The fact that bodily states can influence confidence may even shed light on mental disorders, which often involve blunted or heightened signals from the body. Symptoms could result from how changes in sensory input affect perceptual decision-making, says cognitive neuroscientist and schizophrenia researcher Phil Corlett at Yale University, who did not participate in this study.

Corlett notes that some of the same ion channels involved in regulating heart rate are implicated in schizophrenia as well. “Maybe boosting heart rate might lead people with schizophrenia to see or hear things that aren’t present,” he speculates, adding that future work could analyze how people with mental disorders perform on these tasks…

I also wrote a blog post summarizing the article for The Conversation:

via How subtle changes in our bodies affect conscious awareness and decision confidence

How do we become aware of our own thoughts and feelings? And what enables us to know when we’ve made a good or bad decision? Every day we are confronted with ambiguous situations. If we want to learn from our mistakes, it is important that we sometimes reflect on our decisions. Did I make the right choice when I leveraged my house mortgage against the market? Was that stop light green or red? Did I really hear a footstep in the attic, or was it just the wind?

When events are more uncertain, for example if our windscreen fogs up while driving, we are typically less confident in what we’ve seen or decided. This ability to consciously examine our own experiences, sometimes called introspection, is thought to depend on the brain appraising how reliable or “noisy” the information driving those experiences is. Some scientists and philosophers believe that this capacity for introspection is a necessary feature of consciousness itself, forging the crucial link between sensation and awareness.

One important theory is that the brain acts as a kind of statistician, weighting options by their reliability, to produce a feeling of confidence more or less in line with what we’ve actually seen, felt or done. And although this theory does a reasonably good job of explaining our confidence in a variety of settings, it neglects an important fact about our brains – they are situated within our bodies. Even now, as you read the words on this page, you might have some passing awareness of how your socks sit on your feet, how fast your heart is beating or if the room is the right temperature.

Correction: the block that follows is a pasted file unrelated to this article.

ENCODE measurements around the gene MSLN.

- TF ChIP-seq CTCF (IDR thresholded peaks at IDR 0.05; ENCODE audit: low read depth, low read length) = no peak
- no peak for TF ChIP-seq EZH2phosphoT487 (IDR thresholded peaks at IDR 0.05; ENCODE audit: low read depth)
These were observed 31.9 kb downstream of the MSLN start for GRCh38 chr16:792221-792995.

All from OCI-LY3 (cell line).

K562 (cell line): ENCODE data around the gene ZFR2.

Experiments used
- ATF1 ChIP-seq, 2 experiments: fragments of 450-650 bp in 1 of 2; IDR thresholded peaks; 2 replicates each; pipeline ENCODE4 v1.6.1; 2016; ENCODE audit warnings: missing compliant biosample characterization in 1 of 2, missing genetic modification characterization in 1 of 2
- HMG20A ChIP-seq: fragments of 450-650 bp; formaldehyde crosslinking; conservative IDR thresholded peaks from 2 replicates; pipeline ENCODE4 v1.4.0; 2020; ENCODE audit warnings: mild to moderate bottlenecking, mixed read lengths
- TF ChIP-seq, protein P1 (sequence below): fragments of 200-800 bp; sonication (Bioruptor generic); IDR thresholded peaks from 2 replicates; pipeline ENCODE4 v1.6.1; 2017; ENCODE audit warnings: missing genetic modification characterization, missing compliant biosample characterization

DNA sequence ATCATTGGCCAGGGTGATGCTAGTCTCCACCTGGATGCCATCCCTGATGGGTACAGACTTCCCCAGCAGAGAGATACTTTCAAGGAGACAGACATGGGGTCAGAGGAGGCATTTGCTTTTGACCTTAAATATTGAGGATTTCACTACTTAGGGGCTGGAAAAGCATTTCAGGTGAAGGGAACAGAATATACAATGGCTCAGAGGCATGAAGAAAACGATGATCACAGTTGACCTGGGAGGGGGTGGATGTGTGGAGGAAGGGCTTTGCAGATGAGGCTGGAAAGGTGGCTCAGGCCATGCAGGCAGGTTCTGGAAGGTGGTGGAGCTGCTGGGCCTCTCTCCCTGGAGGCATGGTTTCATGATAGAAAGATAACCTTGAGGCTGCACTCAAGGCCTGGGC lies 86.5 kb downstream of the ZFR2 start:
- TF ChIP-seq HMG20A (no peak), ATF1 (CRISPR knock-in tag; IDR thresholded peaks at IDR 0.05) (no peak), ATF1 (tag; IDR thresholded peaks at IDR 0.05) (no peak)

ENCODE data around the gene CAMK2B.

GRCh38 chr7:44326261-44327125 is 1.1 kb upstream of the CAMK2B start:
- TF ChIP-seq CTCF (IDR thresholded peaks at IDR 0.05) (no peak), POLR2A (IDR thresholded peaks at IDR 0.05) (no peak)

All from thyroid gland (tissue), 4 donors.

Even if you were not fully aware of these things, the body is always shaping how we experience ourselves and the world around us. That is to say experience is always from somewhere, embodied within a particular perspective. Indeed, recent research suggests that our conscious awareness of the world is very much dependent on exactly these kinds of internal bodily states. But what about confidence? Is it possible that when I reflect on what I’ve just seen or felt, my body is acting behind the scenes? …

The New Scientist took an interesting angle not as explored in the other write-ups, and also included a good response from Ariel Zylberberg:

via A bit of disgust can change how confident you feel | New Scientist

“We were tricking the brain and changing the body in a way that had nothing to do with the task,” Allen says. In doing so, they showed that a person’s sense of confidence relies on internal as well as external signals – and the balance can be shifted by increasing your alertness.

Allen thinks the reaction to disgust suppressed the “noise” created by the more varied movement of the dots during the more difficult versions of the task. “They’re taking their own confidence as a cue and ignoring the stimulus in the world.”

“It’s surprising that they show that confidence can be motivated by processes inside a person, instead of what we tend to believe, which is that confidence should be motivated by external things that affect a decision,” says Ariel Zylberberg at Columbia University in New York. “Disgust leads to aversion. If you try a food and it’s disgusting, you walk away from it,” says Zylberberg. “Here, if you induce disgust, high confidence becomes lower and low confidence becomes higher. It could be that disgust is generating this repulsion.”

It is not clear whether it is the feeling of disgust that changes a person’s confidence in this way, or whether inducing alertness with a different emotion, such as anger or fear, would have the same effect.

You can find all the coverage for our article using these excellent services, altmetric & ImpactStory.

https://www.altmetric.com/details/12986857

https://impactstory.org/u/0000-0001-9399-4179/p/mfatd6ZhpW

Thanks to everyone who shared, enjoyed, and interacted with our research!